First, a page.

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Macau recovered from its dip

05 July 2015

The shares in Macaus casino business rose by more than 10 percent in a rare rally of relief on Thursday after the visa restrictions for visitors from the mainland have been eased. After a decade of casino expansion at a breakneck pace, Macau was confronted with its first annual decline in gaming revenue last year. The reason was the anti-corruption campaign rolled out by Beijing, which had deterred many of the mainland high rollers from visiting the tiny former Portuguese territory. The Hong Kong listed shares of the leading Macau casino operators dropped dramatically last year. “This is the first signs of the easing of the monetary policy,” said Anil Daswani, an analyst at Citigroup. “The new visa policy increased the mass gaming revenue for the first time since the second quarter 2014 and this reversal was urgently needed to reignite growth in the largest casino hotspot in the world.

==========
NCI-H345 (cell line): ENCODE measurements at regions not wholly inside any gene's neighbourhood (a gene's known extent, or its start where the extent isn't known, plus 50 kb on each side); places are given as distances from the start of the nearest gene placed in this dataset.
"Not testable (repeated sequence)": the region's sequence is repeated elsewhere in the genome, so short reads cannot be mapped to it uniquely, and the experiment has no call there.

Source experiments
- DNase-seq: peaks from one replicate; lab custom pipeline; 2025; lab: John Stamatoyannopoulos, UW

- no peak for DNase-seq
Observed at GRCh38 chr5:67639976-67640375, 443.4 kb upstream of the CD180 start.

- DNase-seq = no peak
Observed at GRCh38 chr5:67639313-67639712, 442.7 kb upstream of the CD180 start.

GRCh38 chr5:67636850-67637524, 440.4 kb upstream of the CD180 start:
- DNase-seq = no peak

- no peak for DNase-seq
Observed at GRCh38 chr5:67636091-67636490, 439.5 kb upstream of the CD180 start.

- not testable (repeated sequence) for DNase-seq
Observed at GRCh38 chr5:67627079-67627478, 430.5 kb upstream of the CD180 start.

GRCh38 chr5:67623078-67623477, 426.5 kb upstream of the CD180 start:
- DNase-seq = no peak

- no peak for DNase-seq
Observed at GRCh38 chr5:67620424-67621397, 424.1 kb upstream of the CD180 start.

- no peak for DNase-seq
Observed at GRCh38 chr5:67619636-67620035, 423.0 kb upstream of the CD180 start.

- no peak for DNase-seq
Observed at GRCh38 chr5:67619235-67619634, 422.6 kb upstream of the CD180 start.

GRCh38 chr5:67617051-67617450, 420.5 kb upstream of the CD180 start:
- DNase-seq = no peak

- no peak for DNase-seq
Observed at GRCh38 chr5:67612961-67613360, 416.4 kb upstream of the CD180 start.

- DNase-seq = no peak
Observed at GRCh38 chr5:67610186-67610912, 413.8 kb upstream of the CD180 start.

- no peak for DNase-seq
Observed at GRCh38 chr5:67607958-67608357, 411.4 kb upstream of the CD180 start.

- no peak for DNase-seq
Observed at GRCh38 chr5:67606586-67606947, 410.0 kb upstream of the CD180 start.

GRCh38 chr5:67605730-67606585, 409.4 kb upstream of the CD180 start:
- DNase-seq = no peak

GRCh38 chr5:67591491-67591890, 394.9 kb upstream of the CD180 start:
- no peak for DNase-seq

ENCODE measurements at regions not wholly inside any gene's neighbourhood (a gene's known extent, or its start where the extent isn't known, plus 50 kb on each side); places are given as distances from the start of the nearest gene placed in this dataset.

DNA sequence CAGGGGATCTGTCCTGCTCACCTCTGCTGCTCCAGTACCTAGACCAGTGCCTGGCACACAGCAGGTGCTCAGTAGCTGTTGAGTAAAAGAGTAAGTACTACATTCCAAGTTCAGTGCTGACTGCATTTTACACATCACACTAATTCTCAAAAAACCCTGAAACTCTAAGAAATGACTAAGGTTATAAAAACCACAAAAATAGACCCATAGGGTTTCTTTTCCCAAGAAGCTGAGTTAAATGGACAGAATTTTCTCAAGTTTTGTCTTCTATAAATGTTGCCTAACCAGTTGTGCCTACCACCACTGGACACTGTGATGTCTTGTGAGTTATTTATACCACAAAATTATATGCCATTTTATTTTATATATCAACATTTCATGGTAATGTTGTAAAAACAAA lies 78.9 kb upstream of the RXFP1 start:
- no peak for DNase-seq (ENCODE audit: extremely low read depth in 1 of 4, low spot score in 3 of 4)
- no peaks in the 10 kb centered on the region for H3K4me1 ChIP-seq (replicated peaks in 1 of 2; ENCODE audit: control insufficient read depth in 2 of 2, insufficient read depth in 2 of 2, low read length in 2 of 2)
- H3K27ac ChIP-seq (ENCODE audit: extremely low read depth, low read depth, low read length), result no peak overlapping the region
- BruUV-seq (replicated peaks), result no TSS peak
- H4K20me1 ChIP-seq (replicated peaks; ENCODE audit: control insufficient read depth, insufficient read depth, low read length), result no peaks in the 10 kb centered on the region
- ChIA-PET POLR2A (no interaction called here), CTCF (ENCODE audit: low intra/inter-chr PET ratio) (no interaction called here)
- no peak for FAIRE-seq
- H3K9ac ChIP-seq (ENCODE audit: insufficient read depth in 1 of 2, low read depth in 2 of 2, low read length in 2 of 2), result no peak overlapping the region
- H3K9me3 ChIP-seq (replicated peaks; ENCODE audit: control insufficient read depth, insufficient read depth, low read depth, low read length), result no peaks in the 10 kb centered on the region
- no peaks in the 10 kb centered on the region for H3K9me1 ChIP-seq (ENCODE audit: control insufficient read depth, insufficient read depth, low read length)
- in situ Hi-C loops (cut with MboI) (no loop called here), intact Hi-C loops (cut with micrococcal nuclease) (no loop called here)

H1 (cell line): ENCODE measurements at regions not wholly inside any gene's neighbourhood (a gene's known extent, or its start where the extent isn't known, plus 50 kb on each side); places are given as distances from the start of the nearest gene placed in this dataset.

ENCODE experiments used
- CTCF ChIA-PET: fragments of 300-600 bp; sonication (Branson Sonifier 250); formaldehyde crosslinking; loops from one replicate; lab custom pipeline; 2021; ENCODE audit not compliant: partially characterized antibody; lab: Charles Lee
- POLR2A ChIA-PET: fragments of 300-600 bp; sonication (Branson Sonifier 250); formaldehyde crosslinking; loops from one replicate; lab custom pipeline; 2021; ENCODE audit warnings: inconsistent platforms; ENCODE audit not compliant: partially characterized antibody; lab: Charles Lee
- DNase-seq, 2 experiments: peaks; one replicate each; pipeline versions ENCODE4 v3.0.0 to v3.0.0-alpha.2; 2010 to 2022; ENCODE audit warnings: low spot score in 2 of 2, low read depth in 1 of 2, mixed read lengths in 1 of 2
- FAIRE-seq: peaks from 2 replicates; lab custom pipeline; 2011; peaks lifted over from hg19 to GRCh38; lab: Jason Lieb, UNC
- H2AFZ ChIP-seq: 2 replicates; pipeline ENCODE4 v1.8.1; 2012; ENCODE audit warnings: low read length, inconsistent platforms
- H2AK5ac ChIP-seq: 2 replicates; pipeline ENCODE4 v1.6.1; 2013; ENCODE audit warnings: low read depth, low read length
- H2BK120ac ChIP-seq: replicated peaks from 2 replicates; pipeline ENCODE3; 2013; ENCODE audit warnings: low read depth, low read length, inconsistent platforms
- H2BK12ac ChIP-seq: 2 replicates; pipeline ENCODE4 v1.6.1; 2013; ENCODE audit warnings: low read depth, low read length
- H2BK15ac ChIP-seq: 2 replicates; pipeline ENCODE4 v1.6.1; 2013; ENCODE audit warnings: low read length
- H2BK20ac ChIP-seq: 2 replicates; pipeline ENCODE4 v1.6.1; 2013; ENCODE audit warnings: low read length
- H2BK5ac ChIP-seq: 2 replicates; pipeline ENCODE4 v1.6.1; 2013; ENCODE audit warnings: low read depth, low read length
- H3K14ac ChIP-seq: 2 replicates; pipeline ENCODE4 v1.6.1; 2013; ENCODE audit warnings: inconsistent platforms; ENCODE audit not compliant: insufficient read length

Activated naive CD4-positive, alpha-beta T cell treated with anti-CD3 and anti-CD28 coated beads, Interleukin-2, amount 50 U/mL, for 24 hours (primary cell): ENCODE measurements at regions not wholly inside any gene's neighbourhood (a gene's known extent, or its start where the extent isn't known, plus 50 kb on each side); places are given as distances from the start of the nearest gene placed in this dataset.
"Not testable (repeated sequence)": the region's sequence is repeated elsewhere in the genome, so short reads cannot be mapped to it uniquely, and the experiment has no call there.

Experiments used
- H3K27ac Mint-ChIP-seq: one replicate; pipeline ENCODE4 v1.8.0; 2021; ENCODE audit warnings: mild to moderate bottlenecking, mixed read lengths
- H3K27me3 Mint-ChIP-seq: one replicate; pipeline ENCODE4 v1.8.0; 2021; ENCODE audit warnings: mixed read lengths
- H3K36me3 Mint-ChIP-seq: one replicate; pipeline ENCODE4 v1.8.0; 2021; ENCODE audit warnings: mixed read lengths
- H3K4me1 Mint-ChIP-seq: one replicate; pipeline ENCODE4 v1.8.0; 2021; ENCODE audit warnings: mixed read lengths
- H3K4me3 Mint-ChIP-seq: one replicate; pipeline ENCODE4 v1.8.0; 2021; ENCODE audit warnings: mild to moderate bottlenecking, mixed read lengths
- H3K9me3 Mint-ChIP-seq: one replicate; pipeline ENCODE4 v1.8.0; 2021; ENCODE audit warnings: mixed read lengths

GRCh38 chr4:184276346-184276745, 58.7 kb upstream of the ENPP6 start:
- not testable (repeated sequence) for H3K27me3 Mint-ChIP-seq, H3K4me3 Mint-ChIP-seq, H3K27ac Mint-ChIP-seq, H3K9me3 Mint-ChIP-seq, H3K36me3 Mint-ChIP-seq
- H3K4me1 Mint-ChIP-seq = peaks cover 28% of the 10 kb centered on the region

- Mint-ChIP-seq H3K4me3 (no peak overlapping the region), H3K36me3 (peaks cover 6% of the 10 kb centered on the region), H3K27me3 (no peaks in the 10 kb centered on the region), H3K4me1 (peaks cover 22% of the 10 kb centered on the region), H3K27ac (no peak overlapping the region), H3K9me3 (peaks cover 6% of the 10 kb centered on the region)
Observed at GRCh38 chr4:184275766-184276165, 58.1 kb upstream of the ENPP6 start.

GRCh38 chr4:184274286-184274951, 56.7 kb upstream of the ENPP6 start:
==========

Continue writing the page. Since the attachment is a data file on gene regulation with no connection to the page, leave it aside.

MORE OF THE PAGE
While Macau’s gaming revenue decreased by 17.4 billion Patacas, or $ 2.2 billion in June. That’s 36 percent less than compared to the same period last year, but slightly better than analysts’ expectations were. For example, the increased shares of Sands China, the local subsidiary of the Casino tycoon Sheldon Adelson and his Las Vegas Sands increased by 15.9 percent to HK $ 30.25, but compared to the last year they lost half their value. The values ​​of Steve Wynn Wynn Macau rose by 15.6 percent to HK $ 14.96 and MGM China had registered an increase of 18.1 percent. But Macau, the world’s largest casino market with regards to gaming revenues continues to be major challenging. More than $ 20 billion of long planned new casinos that are to open in the next two years in a time where the demand will be as weak as before. Another reason for the revenue loss is the smoking ban. It is about the prohibition to smoke in casinos that have lowered the VIP sales by a further 5 to 20 percent. However, Praveen Choudhary, an analyst at Morgan Stanley said that it is still too early to see a turnaround in the casino market in Macau.

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